Wanted: Moral Courage in Canadian Child Welfare

  • Cindy Blackstock


Child welfare stifles change and innovation in a system that desperately needs it by promoting conformity and awarding subordination to bad ideas (Blackstock, 2009). If neglect means not doing the right thing for children even when you know better and can do better, and have the resources to do it, then too often child protection neglects First Nations children and their families. This essay explores whether emancipating moral courage in child protection is the key to ensuring good research translates into real benefits for First Nations families. This paper begins with a description of moral courage in child protection across the decades before drawing on my own experiences with moral courage in the child welfare field. It concludes with stories of how moral cowardice diminishes children and how moral courage uplifts them. Implications for research, policy and practice are discussed.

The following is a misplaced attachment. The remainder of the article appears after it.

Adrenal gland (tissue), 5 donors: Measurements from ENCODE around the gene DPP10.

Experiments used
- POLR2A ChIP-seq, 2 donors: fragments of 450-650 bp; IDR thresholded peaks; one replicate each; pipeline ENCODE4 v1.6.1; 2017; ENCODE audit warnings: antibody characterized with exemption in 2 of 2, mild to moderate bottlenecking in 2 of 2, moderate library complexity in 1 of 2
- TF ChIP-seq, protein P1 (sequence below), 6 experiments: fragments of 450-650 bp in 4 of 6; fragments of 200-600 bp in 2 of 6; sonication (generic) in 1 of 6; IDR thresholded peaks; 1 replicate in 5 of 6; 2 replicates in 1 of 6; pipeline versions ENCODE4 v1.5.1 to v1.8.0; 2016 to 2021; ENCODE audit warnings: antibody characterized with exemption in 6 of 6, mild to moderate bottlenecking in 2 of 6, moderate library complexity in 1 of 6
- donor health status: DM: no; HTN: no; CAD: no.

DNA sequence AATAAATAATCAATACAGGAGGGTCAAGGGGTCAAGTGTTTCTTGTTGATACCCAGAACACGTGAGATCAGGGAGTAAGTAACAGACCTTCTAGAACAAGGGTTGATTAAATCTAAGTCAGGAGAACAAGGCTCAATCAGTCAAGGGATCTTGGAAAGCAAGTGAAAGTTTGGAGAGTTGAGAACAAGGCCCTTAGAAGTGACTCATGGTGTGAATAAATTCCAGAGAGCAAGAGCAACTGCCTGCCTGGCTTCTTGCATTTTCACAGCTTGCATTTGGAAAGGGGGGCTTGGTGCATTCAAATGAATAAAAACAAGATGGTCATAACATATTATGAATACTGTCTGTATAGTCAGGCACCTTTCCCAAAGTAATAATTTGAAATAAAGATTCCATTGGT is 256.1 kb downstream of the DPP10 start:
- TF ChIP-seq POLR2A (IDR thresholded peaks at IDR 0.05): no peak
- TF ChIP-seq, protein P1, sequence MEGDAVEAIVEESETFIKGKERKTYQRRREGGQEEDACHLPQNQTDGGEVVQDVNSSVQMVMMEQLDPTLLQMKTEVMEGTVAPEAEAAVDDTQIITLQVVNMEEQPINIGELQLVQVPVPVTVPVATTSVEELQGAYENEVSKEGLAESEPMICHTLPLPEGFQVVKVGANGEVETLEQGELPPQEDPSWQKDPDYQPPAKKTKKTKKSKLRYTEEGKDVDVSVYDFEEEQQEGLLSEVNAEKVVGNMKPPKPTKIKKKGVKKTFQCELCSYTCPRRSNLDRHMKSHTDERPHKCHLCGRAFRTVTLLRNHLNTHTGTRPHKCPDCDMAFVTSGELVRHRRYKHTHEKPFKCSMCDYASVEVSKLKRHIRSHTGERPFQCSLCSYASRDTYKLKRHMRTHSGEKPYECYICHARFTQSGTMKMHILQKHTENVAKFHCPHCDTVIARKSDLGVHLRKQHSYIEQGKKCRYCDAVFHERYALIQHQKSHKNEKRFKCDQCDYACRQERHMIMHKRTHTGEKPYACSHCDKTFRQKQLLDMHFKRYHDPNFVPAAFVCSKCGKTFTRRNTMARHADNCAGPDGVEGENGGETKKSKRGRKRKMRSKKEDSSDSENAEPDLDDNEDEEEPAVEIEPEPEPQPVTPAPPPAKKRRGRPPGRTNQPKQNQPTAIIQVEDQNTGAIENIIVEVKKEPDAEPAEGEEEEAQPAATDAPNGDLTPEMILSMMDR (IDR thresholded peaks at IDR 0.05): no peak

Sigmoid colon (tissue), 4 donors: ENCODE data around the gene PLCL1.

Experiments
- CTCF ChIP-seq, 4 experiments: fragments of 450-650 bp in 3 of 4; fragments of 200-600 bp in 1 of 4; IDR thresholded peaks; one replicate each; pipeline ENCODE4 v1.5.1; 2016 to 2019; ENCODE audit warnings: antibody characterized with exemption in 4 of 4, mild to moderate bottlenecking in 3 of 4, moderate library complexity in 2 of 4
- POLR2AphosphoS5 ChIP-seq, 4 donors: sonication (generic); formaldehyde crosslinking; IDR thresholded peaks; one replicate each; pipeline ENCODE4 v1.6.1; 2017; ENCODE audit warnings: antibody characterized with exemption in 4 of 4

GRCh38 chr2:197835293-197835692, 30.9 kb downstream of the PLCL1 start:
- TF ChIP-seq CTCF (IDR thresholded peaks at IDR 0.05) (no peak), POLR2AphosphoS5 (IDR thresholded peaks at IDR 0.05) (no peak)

Key words: First Nations children, youth, families; child welfare; child protection; moral courage; implications for research, policy and practice.

How to Cite
Blackstock, C. (1). Wanted: Moral Courage in Canadian Child Welfare. First Peoples Child & Family Review, 6(2), 35-46. Retrieved from https://fpcfr.com/index.php/FPCFR/article/view/114

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